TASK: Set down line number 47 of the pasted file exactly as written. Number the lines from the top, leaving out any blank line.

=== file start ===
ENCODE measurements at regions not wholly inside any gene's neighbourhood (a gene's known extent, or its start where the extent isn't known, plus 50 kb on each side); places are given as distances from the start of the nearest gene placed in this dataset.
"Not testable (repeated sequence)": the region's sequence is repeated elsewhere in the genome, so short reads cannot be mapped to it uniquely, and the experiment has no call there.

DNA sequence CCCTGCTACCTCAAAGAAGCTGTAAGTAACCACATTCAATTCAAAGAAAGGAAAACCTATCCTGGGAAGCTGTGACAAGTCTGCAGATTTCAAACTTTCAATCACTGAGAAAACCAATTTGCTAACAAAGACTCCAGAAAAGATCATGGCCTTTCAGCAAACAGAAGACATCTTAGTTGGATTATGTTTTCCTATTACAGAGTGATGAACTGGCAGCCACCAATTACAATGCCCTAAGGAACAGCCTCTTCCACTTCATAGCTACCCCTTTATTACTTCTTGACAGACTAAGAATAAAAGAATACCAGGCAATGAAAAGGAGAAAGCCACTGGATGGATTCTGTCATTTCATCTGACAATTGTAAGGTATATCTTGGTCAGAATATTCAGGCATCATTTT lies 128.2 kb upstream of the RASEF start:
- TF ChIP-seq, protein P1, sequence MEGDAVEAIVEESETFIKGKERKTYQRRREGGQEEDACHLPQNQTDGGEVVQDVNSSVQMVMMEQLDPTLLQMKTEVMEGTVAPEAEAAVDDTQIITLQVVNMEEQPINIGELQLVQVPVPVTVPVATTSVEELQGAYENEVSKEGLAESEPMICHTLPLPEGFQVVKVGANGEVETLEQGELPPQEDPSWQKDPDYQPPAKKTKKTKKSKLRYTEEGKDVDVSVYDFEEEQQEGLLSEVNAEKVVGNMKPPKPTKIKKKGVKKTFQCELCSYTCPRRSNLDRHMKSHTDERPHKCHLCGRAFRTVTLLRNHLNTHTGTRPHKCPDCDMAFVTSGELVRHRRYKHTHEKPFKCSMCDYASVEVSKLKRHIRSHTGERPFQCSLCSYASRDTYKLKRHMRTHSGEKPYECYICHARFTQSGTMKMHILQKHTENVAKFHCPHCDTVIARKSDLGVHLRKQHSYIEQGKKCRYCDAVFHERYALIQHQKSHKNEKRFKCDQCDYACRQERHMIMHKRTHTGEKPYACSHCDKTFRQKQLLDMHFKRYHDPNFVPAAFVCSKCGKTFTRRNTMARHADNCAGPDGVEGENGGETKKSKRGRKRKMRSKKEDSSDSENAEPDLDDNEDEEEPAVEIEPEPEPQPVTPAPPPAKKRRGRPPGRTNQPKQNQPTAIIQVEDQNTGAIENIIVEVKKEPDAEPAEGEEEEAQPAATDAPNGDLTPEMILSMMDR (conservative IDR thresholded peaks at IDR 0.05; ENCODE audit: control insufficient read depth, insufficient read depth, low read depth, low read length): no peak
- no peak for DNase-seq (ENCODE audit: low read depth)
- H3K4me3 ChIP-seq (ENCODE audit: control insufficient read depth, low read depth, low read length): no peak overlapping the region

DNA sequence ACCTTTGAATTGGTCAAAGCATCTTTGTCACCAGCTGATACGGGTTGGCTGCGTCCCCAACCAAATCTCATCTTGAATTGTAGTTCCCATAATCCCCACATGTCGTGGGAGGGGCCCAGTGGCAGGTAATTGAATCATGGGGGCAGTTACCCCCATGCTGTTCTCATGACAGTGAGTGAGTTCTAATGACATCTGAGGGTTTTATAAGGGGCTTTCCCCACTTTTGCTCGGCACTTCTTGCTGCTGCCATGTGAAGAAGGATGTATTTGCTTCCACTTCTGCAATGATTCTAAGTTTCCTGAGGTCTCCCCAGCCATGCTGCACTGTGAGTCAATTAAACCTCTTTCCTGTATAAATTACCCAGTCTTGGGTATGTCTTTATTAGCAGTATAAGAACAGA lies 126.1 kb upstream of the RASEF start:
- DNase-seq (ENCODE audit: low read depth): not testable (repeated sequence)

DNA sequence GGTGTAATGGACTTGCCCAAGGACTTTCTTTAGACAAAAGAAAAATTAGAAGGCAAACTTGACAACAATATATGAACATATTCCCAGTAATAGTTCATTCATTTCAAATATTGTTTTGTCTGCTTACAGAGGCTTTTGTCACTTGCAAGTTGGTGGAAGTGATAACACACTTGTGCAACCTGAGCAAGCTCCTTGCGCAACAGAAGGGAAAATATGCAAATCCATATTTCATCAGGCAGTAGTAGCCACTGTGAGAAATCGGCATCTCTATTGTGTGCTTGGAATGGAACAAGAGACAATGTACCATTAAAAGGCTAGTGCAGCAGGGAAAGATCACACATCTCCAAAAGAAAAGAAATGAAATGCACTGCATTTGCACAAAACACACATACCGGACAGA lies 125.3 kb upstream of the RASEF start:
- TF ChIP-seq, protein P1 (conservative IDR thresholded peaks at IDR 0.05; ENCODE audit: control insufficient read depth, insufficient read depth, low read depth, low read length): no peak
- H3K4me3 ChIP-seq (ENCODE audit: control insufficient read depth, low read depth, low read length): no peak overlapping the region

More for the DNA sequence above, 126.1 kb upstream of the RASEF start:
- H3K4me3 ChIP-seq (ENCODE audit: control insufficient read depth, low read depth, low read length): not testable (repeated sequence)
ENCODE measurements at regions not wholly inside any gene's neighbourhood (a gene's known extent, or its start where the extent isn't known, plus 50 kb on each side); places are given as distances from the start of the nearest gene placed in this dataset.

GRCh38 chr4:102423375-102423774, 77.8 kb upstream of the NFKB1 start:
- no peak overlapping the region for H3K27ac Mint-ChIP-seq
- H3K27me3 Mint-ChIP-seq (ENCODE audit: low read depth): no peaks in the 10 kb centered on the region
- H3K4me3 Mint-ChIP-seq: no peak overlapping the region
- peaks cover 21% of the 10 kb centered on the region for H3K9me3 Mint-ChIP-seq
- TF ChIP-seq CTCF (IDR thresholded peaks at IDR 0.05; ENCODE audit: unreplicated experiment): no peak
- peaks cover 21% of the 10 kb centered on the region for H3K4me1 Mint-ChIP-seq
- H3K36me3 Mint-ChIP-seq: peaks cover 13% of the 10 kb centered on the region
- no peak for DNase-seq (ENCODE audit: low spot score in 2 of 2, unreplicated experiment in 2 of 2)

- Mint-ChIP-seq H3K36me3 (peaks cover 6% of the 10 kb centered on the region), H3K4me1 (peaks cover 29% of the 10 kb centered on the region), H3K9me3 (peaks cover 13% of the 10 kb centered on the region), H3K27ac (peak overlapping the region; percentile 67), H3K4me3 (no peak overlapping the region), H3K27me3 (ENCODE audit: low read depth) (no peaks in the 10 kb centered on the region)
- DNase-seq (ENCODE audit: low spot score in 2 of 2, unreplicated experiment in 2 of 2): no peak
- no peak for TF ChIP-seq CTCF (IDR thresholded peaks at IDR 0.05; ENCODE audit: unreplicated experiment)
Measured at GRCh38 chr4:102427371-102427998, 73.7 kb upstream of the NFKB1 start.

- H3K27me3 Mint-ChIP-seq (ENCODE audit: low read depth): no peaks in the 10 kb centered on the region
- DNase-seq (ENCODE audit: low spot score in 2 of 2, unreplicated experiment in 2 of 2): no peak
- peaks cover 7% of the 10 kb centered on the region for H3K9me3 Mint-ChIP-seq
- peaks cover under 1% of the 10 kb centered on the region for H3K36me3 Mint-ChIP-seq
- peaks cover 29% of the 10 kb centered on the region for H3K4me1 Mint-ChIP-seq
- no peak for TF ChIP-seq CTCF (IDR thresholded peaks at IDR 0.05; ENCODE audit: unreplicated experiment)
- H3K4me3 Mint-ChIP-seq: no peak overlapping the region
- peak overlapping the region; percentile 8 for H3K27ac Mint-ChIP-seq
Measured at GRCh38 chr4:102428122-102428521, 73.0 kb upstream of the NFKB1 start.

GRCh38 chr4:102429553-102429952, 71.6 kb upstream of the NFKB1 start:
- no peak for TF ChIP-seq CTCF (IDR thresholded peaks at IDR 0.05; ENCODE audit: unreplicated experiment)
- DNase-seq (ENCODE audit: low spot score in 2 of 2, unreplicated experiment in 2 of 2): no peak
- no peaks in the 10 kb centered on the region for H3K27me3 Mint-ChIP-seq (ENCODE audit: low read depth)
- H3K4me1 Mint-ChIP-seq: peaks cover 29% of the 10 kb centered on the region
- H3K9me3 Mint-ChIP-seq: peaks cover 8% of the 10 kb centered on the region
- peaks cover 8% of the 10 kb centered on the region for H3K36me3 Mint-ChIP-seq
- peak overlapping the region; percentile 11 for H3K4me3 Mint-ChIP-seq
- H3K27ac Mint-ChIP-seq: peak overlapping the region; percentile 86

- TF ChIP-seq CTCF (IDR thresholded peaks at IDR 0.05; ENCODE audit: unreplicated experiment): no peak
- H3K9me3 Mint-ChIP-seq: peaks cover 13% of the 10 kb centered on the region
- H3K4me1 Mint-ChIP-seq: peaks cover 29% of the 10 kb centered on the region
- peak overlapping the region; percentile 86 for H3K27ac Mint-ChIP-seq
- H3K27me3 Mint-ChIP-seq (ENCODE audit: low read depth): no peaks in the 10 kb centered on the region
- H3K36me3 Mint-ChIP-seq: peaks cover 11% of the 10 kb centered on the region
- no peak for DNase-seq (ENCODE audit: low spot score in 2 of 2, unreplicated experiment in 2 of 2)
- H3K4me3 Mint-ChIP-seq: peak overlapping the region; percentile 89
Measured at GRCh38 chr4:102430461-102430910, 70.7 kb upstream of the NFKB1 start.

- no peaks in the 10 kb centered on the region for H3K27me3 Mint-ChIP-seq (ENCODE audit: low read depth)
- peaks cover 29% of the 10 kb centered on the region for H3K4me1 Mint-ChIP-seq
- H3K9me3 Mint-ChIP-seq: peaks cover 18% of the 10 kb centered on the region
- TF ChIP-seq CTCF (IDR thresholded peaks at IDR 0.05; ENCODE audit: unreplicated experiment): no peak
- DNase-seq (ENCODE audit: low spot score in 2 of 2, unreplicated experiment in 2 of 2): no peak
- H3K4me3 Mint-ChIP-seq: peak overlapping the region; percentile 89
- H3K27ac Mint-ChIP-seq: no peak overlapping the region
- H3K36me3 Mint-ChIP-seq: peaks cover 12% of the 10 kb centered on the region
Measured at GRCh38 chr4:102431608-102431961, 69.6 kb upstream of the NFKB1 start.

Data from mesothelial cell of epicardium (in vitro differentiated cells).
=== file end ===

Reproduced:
- H3K9me3 Mint-ChIP-seq: peaks cover 13% of the 10 kb centered on the region